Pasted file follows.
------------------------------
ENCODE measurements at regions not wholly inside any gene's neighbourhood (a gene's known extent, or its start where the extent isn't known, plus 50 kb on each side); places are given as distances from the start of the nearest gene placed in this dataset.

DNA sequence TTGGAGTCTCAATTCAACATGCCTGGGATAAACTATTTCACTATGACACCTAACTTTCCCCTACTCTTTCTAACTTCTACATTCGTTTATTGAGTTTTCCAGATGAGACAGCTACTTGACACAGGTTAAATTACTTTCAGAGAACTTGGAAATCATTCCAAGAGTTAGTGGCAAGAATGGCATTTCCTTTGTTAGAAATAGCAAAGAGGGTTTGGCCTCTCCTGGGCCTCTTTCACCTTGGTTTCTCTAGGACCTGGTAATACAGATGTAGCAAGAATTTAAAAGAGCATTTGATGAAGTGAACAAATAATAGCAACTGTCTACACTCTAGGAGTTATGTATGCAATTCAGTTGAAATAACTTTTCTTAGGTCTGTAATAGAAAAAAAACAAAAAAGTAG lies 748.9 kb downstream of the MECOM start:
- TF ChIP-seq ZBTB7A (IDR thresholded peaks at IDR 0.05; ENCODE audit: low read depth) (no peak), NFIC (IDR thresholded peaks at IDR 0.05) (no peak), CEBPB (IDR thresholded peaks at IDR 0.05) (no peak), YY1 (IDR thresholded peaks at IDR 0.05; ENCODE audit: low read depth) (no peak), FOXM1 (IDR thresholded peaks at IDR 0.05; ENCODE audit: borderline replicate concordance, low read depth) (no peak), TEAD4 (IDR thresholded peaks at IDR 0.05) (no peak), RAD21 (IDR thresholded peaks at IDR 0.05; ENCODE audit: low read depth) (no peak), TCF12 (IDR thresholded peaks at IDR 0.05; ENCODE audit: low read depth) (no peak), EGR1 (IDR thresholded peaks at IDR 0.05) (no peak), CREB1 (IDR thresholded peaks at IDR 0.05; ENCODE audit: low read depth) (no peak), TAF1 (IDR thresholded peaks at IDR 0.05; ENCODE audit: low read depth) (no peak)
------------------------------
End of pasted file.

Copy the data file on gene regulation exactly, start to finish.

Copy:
ENCODE measurements at regions not wholly inside any gene's neighbourhood (a gene's known extent, or its start where the extent isn't known, plus 50 kb on each side); places are given as distances from the start of the nearest gene placed in this dataset.

DNA sequence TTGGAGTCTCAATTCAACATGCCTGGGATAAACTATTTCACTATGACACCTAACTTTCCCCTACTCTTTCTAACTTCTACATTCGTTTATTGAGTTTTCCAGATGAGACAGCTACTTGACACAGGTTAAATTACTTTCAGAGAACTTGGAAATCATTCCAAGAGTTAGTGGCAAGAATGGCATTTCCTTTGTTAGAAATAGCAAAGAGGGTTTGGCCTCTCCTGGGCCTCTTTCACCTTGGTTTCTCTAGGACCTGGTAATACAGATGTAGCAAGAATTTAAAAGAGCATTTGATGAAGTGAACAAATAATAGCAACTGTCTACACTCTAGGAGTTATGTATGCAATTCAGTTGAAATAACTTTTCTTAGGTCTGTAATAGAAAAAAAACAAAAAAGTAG lies 748.9 kb downstream of the MECOM start:
- TF ChIP-seq ZBTB7A (IDR thresholded peaks at IDR 0.05; ENCODE audit: low read depth) (no peak), NFIC (IDR thresholded peaks at IDR 0.05) (no peak), CEBPB (IDR thresholded peaks at IDR 0.05) (no peak), YY1 (IDR thresholded peaks at IDR 0.05; ENCODE audit: low read depth) (no peak), FOXM1 (IDR thresholded peaks at IDR 0.05; ENCODE audit: borderline replicate concordance, low read depth) (no peak), TEAD4 (IDR thresholded peaks at IDR 0.05) (no peak), RAD21 (IDR thresholded peaks at IDR 0.05; ENCODE audit: low read depth) (no peak), TCF12 (IDR thresholded peaks at IDR 0.05; ENCODE audit: low read depth) (no peak), EGR1 (IDR thresholded peaks at IDR 0.05) (no peak), CREB1 (IDR thresholded peaks at IDR 0.05; ENCODE audit: low read depth) (no peak), TAF1 (IDR thresholded peaks at IDR 0.05; ENCODE audit: low read depth) (no peak)